WILMINGTON — Peace Officers Memorial Day was commemorated locally at Sugar Grove Cemetery on Wednesday.
Among those honored were two Wilmington Police Department officers who died in the line of duty — John Van Doren in 1884 and Emery McCreight in 1922.
Below are the headlines and story from Page 1 of the News Journal on Feb. 15, 1922.
Note how the information changes in the headlines/sub-headlines as the WNJ staff tried to report the most recent news while still getting the paper published as soon as possible.
‘POLICEMAN SHOT BY THUGS; MAY DIE’
‘ATTEMPT MADE BY BURGLARS TO ROB STORE HERE’
‘Night Officer McCreight Wounded — Patrolman Adams’ Narrow Escape’
‘Bloodhounds Trace Culprits to School House on New Antioch Pike’
‘NIGHT OFFICER McCREIGHT DIED AT HALE HOSPITAL AT 3:30 THIS AFTERNOON. HE IS SURVIVED BY A WIFE AND TWO CHILDREN’
“Emery McCreight, night policeman, was perhaps fatally wounded by robbers shortly before midnight last night, when two men who, it is alleged, were attempting to gain an entrance through the rear door of the Murphy-Benham hardware store, shot him through the abdomen.
Patrolman Henry S. Adams, who was with McCreight, also was shot at by the intruders but the bullet went through his coat, only breaking the skin on his left shoulder.
McCreight May Die
Officer McCreight was hurried to the Hale Hospital, where he was immediately placed on the operating table. It was found that the bullet, which was fired from a revolver, pierced the abdomen, making an ugly, jagged wound and passing through the lower intestines. His condition is considered very serious, and it is possible that he may not live, although it was reported at the hospital this afternoon that he was resting easier and that it would probably be several hours before the outcome of his injuries could be ascertained.
Heard Noise in Alley
Patrolman Adams tells the story that shortly before midnight he and Mr. McCreight passed by the alley back of the Citizens National Bank building and that they were attracted by a noise at the rear door of the Murphy-Benham hardware store.
“What are you doing there?” Adams queried.
“Hunting for a dog,” was the reply.
The officers started down the alley and Adams turned a flashlight on two men standing near the door. No sooner had the light struck the men when one of them fired a shot which struck McCreight. The second shot was quickly fired, grazing Adams’ left shoulder.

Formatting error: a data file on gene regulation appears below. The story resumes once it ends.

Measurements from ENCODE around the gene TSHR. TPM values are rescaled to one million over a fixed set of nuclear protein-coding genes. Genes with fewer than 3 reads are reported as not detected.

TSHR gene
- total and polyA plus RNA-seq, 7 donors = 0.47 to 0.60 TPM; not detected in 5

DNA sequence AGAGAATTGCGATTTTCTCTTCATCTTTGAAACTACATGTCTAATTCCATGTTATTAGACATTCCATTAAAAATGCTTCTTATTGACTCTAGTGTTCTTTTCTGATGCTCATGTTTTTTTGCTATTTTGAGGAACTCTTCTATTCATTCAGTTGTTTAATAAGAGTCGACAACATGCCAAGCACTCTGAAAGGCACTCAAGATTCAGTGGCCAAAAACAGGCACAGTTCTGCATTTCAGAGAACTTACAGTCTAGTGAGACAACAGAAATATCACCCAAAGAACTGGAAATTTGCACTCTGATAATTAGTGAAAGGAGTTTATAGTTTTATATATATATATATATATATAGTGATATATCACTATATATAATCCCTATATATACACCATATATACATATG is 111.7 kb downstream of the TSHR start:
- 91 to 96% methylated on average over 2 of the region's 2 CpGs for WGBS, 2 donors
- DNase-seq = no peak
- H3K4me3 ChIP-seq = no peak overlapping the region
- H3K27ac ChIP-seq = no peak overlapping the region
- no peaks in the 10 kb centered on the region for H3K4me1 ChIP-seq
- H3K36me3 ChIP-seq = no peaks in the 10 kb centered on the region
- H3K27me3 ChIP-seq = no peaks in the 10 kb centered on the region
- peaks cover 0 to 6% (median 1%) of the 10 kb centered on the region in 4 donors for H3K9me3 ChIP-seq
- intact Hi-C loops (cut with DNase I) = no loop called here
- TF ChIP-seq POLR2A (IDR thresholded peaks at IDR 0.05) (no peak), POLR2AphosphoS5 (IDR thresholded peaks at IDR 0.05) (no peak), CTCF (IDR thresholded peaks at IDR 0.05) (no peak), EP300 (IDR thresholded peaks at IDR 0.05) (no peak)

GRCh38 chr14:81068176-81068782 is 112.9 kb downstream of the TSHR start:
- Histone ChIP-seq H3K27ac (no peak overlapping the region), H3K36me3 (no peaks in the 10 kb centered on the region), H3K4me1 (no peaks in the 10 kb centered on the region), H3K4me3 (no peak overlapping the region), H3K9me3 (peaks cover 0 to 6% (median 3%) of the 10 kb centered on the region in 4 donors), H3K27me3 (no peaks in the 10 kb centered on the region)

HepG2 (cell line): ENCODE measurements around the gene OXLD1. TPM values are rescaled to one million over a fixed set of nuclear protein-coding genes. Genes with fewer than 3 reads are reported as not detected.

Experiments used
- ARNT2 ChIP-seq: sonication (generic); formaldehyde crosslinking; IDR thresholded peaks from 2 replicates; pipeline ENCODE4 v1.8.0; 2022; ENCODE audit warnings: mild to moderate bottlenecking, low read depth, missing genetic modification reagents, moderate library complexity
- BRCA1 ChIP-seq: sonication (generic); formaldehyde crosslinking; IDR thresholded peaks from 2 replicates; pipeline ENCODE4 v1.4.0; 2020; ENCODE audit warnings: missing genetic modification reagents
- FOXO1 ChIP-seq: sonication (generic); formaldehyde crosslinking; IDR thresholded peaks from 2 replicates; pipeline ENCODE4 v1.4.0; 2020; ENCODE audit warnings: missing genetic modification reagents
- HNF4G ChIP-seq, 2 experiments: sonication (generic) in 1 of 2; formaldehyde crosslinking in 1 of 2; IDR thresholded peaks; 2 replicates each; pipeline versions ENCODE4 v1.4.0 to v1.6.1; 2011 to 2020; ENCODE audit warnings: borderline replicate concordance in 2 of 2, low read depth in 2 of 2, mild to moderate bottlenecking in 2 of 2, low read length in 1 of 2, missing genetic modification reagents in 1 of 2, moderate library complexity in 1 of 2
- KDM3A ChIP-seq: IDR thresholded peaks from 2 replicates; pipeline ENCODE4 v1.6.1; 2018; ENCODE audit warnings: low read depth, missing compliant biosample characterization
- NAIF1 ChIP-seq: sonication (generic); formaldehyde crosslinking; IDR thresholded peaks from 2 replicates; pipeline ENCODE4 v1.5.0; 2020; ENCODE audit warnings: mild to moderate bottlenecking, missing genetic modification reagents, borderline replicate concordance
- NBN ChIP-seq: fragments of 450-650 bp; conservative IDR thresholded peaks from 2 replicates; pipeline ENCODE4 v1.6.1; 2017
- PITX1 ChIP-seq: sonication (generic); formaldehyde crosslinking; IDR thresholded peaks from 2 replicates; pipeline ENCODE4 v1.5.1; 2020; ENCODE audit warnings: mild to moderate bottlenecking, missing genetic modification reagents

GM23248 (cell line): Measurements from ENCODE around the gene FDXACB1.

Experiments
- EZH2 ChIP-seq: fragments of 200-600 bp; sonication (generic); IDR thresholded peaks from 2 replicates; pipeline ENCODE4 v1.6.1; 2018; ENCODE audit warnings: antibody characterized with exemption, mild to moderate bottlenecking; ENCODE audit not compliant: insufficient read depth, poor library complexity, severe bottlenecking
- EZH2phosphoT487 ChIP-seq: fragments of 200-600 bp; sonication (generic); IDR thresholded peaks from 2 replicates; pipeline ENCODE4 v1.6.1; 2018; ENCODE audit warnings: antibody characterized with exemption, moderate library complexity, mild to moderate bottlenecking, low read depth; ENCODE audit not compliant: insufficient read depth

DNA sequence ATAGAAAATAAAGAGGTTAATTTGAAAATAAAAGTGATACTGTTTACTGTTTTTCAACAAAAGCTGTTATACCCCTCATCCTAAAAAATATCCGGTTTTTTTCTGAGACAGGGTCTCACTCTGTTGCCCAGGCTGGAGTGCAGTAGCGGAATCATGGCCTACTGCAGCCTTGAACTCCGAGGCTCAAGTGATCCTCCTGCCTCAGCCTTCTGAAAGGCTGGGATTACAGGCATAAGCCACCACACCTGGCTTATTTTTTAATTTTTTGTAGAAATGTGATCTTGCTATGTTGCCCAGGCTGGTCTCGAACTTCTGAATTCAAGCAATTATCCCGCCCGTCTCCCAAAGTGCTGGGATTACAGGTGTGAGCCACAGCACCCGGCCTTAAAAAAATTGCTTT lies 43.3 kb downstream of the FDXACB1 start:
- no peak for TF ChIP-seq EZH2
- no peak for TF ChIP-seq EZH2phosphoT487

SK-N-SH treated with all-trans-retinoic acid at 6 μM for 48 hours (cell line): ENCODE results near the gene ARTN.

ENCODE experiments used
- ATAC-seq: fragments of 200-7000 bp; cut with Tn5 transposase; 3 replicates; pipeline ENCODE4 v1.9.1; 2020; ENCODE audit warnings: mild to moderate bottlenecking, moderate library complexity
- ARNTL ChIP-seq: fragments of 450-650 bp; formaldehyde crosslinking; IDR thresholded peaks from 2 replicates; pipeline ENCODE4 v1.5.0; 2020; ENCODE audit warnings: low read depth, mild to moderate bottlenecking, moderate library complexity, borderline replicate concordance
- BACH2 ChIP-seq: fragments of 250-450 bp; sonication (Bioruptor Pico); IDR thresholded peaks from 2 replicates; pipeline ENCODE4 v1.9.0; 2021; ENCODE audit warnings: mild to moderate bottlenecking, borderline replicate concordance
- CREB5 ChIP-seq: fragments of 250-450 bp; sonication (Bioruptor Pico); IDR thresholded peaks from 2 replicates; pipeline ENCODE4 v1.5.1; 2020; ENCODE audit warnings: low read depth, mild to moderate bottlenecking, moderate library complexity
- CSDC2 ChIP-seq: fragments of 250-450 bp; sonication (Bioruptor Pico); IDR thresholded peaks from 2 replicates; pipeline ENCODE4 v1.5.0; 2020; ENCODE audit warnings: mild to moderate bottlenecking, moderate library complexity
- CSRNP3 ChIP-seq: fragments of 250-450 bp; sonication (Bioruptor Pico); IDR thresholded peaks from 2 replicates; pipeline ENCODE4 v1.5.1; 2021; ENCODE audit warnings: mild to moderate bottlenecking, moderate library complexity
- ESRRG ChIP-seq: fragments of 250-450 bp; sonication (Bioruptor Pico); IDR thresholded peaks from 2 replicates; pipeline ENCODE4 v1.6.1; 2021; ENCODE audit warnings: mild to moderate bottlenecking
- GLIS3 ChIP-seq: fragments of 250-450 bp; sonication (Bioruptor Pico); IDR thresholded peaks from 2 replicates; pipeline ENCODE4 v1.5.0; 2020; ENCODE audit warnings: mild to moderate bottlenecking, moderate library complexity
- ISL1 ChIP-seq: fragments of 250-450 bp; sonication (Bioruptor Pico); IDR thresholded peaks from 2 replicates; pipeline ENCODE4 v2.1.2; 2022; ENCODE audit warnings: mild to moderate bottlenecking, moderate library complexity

Crowds returning home from a theatre performance heard the shots and several rushed to the scene of the shooting and McCreight was taken to the hospital. There he was on the operating table almost two hours.
Bloodhounds from Loveland were brought here early this morning and trailed the robbers as far as the Gooseneck schoolhouse about two and one-half miles east of this city on the New Antioch pike. There they circled the school building and returned to the middle of the pike, where it is believed that the men made their escape in an automobile.
Word was quickly dispatched by the local officers to all the surrounding towns and cities and a thorough combing of the city was made for the culprits, but as late as this afternoon Chief of Police Rollo Kirk, Sheriff Will Kirk, Deputy Will Smith, Patrolman Adams and others who have been working on the case, have been unable to find any clues which might lead to an arrest. A hacksaw and a wrecking bar, used by the robbers in their attempt to get into the store, are in possession of the officers.
Two young men were arrested at Midland City early this morning and brought to Wilmington by the paper train. It was first thought that they answered the description of the robbers made by Patrolman Adams, but they were later released from custody, as they are said not to have corresponded in any way to the men sought by the local officers in connection with the crime.”
(End of the news story)
Tale of 3 convictions
In the fall of 1922, Clarence McKinney, 29 — who asserted that he was at a picture show in Cincinnati with his wife at the time of the crime, but was found to have been in Wilmington the night of the murder — was found guilty of the fatal shooting by a Wilmington jury, and sent to prison with a life sentence.
However, a few months later, Louis Vandervoort, 19, of Jamestown, who had been arrested for a string of burglaries, admitted he killed McCreight. He had previously been bragging to others that it was him that committed the murder, and some young men reported that to local authorities.
After being a victim of mistaken identity and serving prison time, McKinney was freed, and in 1923 Vandervoort was sentenced to life in prison, while his accomplice, Walter Bangham of Jamestown, received a sentence of 1-20 years.
Vandervoort was granted parole in 1937, but when word of that was received locally, residents were outraged and Prosecutor George Schilling sought to have the ruling overturned. Parole was soon rescinded by the parole board.
He was finally paroled in July 1945 after serving about 22 years.
Services for Ptl. McCreight
The News Journal wrote on Saturday, Feb. 18, 1922 that the funeral services for Ptl. McCreight “were very impressive. With the stores and business places closed universally over the city, the attendance at the funeral was very large, and the respect and sympathy shown of the most sincere type.”
His “long term of public service was recognized in a very marked way. There were wreaths and garlands of flowers, sent by friends who had known and liked Mr. McCreight always, and tears of deep sorrow were shed by many strong men, who have been wrought up terribly by this untimely and tragic death of their friend.”